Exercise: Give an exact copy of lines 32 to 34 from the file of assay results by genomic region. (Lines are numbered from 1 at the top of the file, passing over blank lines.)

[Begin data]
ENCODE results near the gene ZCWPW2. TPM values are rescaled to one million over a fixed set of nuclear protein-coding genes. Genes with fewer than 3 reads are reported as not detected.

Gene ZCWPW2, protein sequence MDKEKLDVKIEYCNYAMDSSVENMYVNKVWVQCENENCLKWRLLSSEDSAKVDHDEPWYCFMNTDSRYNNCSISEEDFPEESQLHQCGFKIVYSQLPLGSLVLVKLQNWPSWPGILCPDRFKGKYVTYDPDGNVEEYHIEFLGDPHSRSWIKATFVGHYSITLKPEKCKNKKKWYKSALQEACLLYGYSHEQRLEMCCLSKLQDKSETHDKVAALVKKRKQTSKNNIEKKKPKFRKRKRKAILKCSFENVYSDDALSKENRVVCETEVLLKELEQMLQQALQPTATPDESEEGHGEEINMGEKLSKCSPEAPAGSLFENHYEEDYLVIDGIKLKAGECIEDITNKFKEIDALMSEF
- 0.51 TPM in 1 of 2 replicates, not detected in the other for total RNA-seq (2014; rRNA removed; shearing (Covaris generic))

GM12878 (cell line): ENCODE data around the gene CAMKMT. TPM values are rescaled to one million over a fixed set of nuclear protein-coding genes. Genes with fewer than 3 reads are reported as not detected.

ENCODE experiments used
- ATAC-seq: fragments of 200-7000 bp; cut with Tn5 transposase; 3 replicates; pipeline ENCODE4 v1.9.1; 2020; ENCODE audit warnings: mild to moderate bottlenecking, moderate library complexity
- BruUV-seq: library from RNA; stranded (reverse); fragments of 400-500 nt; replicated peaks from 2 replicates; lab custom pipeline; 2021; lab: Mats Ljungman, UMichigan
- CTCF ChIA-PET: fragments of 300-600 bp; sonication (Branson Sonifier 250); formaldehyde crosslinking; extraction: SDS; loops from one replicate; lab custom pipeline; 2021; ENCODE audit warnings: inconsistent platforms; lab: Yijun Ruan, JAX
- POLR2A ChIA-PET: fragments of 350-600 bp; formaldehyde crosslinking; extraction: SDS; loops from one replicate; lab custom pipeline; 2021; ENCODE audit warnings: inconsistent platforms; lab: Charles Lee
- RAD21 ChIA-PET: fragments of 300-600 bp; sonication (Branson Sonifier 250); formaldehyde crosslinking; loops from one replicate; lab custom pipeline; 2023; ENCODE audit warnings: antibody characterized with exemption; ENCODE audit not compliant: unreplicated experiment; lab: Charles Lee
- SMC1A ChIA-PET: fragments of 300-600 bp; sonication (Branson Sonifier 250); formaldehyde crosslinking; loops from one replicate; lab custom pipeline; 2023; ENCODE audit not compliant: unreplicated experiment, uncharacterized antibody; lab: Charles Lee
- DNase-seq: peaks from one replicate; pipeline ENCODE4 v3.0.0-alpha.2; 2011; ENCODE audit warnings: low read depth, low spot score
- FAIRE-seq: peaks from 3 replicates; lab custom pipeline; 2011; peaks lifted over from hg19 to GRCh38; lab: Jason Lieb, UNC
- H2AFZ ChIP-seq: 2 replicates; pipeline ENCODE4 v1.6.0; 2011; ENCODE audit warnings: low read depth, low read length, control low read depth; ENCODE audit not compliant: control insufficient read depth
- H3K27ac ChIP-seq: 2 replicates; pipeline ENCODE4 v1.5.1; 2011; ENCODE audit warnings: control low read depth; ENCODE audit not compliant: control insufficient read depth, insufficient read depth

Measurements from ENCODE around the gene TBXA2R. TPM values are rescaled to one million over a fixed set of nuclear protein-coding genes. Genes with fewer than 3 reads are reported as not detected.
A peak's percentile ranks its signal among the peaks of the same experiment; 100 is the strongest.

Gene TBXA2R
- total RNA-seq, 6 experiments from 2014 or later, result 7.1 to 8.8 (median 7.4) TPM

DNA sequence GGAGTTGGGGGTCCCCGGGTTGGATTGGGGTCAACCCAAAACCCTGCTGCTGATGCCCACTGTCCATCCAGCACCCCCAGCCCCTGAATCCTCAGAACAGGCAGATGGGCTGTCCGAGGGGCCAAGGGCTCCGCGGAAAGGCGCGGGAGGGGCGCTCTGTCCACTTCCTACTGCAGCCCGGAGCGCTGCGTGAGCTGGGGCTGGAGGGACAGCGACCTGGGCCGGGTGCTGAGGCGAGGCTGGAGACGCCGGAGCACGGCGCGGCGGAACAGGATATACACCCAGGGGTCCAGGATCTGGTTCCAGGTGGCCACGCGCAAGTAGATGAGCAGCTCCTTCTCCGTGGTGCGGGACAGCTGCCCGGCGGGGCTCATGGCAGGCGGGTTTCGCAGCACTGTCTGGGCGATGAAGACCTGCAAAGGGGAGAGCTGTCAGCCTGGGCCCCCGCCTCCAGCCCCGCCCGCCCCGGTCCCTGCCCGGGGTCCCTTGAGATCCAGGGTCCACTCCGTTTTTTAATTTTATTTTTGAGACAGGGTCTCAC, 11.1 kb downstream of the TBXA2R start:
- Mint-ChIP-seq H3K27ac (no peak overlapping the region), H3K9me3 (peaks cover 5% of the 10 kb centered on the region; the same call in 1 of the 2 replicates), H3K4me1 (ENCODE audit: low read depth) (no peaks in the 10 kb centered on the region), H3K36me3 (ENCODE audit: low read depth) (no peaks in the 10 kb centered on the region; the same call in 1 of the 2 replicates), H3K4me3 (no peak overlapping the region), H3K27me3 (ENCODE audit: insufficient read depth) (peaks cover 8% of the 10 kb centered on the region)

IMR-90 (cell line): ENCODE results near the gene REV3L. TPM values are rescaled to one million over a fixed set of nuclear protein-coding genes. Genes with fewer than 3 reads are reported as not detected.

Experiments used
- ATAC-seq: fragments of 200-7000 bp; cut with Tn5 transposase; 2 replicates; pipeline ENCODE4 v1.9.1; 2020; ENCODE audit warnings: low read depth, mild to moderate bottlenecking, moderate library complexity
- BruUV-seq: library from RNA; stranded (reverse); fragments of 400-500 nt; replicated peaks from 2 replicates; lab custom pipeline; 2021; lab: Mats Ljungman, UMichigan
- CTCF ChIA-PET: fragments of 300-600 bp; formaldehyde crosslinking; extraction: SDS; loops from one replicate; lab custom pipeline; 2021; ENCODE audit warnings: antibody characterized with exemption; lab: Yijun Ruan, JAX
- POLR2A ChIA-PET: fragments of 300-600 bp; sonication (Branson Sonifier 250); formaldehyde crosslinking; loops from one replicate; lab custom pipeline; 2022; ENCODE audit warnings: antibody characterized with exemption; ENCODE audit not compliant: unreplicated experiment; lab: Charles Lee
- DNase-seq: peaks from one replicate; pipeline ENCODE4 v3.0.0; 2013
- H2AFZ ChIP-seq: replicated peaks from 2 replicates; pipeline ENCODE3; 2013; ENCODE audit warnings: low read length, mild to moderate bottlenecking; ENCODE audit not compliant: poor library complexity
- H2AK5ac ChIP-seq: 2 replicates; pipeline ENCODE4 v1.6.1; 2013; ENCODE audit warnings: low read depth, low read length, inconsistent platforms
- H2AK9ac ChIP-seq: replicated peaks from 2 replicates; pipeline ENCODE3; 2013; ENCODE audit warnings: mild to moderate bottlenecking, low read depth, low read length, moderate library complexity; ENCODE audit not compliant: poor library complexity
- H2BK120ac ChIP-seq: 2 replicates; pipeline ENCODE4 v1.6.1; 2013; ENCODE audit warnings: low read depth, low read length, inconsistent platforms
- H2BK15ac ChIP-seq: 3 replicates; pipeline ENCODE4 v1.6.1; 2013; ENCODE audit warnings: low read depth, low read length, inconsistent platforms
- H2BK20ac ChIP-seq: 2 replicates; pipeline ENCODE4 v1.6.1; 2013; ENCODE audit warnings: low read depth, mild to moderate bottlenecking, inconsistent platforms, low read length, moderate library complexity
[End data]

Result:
- H2BK120ac ChIP-seq: 2 replicates; pipeline ENCODE4 v1.6.1; 2013; ENCODE audit warnings: low read depth, low read length, inconsistent platforms
- H2BK15ac ChIP-seq: 3 replicates; pipeline ENCODE4 v1.6.1; 2013; ENCODE audit warnings: low read depth, low read length, inconsistent platforms
- H2BK20ac ChIP-seq: 2 replicates; pipeline ENCODE4 v1.6.1; 2013; ENCODE audit warnings: low read depth, mild to moderate bottlenecking, inconsistent platforms, low read length, moderate library complexity